Where the transfer pricing is not at arm’s length and a potential tax advantage has been obtained, the transfer pricing rules require a ‘primary adjustment’ to be made to the original price. This adjustment is effective for tax purposes only, but does not address the additional cash benefit achieved from non-arm’s length pricing of the underlying transaction. The advantage of this cash benefit can be addressed by the use of secondary adjustment rule. The commentary on paragraph 2 of Article 9 of the Organisation for Economic Cooperation and Development (“OECD”) Model Tax Convention does not deal with the secondary adjustment and thus does not prevent or requires tax authorities to make them.
The OECD transfer pricing guidelines define secondary adjustment as ‘an adjustment that arises from imposing tax on a secondary transaction’.
The secondary adjustment is further defined as -
'an adjustment in the books of accounts of the assessee and its associated enterprise to make the actual allocation of profits between the assessee and its associated enterprise consistent with the transfer price determined as a result of primary adjustment, thereby removing the imbalance between cash account and actual profit of the assessee’.
The imbalance between the cash account and actual profit of the assessee is addressed by three distinctive methods, as provided by the OECD, namely, constructive dividend, equity contribution and constructive loan. The application and limitations of these methods are discussed in the following paragraphs.
The constructive dividend rule provides that the non-arm’s length benefit derived because of the primary adjustment shall be treated as a dividend paid to the associated enterprise as a deemed dividend subject to dividend distribution tax (“DDT”)/withholding tax (“WHT”). This would mean on a one time payment of DDT/WHT on the benefit so derived would do away with the requirement of the said sum to be repatriated.
Putting it in the Indian context, it may be interested to note that some of the tax treaties for instance India USA double taxation avoidance agreement (“DTAA”), provides for an allowance of DDT in the country of residence of the shareholder. This would mean the associated enterprise, other than getting an undue benefit shall also be able to take benefit of the DTAA towards claiming for DDT as tax credit.
Another way to deal with the secondary adjustment is to treat the sum as a deemed equity contribution by the foreign associated enterprise. The said approach shall result in dilution of the share capital of the assessee and may result in the change of participation in the management and control of the assessee. This option would need to address the added complications of the group relationship between indirect parent and subsidiary or affiliated entities and how the deemed equity contribution be recognized by the group.
The Indian provision regarding secondary adjustment, namely section 92CE, provides that the benefit of non-arm’s length price so achieved shall be repatriated in India within a reasonable time (to be notified), a failure shall treat the benefit as an advance subject to interest. Thereby, making a notional claim against the primary adjustment proposed. Further, interest shall be imputed on this notional loan at the time of assessment, thereby, charging the assessee on notional income that is resulted out of a deemed loan.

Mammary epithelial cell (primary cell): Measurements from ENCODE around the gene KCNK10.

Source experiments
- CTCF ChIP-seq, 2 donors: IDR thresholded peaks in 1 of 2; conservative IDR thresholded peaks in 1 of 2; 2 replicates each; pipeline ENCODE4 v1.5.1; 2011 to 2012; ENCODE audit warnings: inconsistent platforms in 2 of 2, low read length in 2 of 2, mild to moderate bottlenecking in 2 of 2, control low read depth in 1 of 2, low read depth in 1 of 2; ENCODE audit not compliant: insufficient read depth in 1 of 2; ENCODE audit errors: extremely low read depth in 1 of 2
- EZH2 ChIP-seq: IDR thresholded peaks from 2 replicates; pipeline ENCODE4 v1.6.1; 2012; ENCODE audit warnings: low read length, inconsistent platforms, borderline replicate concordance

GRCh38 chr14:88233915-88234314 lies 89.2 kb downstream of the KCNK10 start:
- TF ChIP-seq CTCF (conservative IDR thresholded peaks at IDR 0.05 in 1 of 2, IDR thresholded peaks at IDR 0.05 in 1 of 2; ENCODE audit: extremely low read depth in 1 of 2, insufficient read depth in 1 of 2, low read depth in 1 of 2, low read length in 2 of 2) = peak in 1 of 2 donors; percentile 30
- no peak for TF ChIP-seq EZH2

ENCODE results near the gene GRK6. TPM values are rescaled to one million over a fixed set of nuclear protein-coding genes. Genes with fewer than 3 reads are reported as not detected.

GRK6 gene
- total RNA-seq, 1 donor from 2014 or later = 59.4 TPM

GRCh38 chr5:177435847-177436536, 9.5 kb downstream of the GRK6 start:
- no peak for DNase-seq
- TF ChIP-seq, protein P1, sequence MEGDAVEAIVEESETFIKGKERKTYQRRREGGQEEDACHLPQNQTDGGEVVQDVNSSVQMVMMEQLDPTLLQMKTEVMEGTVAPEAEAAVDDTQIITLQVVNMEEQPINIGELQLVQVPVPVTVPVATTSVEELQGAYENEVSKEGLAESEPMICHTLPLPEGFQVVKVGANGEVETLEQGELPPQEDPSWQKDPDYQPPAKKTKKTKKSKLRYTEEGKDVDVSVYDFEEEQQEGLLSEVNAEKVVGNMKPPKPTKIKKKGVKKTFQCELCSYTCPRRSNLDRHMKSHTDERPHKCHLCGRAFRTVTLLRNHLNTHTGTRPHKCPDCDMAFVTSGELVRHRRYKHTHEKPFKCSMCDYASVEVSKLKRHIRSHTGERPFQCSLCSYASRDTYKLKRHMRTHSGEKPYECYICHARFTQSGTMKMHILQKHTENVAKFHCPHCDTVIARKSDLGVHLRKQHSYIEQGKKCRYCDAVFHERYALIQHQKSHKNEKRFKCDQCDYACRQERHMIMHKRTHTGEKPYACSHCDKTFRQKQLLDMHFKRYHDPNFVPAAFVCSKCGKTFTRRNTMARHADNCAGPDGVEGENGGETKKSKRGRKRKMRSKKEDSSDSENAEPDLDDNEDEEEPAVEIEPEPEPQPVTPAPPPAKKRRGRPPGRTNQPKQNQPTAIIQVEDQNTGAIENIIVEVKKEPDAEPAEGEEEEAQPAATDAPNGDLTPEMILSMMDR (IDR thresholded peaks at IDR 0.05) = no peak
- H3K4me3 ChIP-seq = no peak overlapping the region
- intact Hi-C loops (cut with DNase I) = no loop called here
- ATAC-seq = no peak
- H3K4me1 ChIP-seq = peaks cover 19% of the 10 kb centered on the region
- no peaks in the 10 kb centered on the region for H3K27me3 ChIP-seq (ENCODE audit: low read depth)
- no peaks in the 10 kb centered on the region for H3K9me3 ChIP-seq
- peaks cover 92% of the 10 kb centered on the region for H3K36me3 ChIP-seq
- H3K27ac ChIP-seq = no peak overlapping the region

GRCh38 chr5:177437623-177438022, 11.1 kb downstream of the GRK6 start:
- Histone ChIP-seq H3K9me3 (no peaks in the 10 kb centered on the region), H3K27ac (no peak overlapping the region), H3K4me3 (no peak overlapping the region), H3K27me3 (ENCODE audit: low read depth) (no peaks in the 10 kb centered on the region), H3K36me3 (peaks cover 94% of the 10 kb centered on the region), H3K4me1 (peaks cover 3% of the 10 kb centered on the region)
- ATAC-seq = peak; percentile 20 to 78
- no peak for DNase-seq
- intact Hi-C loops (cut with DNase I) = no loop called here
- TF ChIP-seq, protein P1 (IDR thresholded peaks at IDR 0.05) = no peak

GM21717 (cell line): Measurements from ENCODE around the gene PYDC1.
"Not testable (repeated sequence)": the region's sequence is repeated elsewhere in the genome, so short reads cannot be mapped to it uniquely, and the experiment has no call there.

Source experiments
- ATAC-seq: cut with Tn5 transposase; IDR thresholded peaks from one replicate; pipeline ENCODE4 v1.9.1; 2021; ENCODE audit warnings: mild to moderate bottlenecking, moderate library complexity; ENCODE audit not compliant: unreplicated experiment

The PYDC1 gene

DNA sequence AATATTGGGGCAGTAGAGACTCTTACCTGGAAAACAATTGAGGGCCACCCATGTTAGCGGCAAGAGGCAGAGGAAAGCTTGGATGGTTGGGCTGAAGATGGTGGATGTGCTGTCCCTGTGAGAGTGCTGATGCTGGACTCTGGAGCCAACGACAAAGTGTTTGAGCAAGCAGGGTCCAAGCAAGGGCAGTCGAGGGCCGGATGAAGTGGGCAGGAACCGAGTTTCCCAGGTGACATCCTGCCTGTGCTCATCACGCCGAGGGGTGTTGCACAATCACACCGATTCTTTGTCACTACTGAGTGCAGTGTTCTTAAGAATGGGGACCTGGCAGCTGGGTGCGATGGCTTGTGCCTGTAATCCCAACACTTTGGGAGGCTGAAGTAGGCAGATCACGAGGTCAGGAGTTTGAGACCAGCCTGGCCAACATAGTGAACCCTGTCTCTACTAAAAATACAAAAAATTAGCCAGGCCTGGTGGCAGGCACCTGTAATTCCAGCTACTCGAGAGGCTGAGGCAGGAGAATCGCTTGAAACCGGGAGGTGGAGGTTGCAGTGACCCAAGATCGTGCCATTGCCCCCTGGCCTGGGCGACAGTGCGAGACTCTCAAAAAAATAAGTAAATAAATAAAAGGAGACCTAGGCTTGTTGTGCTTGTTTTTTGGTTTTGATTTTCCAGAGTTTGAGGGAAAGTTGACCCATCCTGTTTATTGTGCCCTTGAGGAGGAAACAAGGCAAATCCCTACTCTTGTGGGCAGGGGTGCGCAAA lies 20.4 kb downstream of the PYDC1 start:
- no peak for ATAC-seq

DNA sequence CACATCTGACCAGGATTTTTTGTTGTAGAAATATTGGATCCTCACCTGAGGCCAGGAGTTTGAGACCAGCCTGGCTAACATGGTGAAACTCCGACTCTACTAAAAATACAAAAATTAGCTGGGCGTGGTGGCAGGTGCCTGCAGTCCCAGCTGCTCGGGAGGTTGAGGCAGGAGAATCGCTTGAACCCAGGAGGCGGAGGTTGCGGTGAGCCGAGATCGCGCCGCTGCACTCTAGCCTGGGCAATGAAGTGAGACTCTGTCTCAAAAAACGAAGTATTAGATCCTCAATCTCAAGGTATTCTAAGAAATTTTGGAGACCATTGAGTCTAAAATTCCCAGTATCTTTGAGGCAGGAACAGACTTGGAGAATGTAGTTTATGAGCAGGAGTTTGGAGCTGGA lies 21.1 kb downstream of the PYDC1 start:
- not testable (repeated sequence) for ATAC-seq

Though this option seems the most feasible of the stated methods, and rightly adopted in the Indian tax regime. However, it poses significant challenges for the taxpayers. These challenges are addressed as under:
- The deemed loan is not guaranteed to be repatriated to India, thereby, posing unnecessary compliance and accounting burden for the taxpayer. Such as providing for interest on the deemed loan and restricting of the loan at the end of the year to account for unpaid interest on the said loan;
- The deemed loan being attributable to a related party shall be subject to the Interest deduction rules provided under Section 94B titled ‘Limitation of interest deduction in certain cases’. Therefore, restricting the deduction of genuine interest expense during the relevant year;
- The taxpayer shall be liable to pay tax on the interest accrued on the deemed loan, thereby making the taxpayer subject to additional income tax; and
- Considering the sum is not repatriated in India, shall defeat the intent of providing for secondary adjustments by creating differences in the actual and reported cash position of the taxpayer.
Here it is important to note that, countries where secondary adjustment rules are already prevalent such as South Africa (Section 31 of the South African Income Tax Act), have considered the hardship of bringing in the amount of secondary adjustment and accordingly proposed the first option i.e. Constructive Dividend as the most appropriate option to provide for the cash benefit resulting from secondary adjustments.
It would have been of relevance had the government considered the constructive dividend option in addition to deemed advance to mitigate the hardship of the taxpayer by way of providing a sunset clause post which the impact of secondary adjustment shall cease for a certain assessment year.
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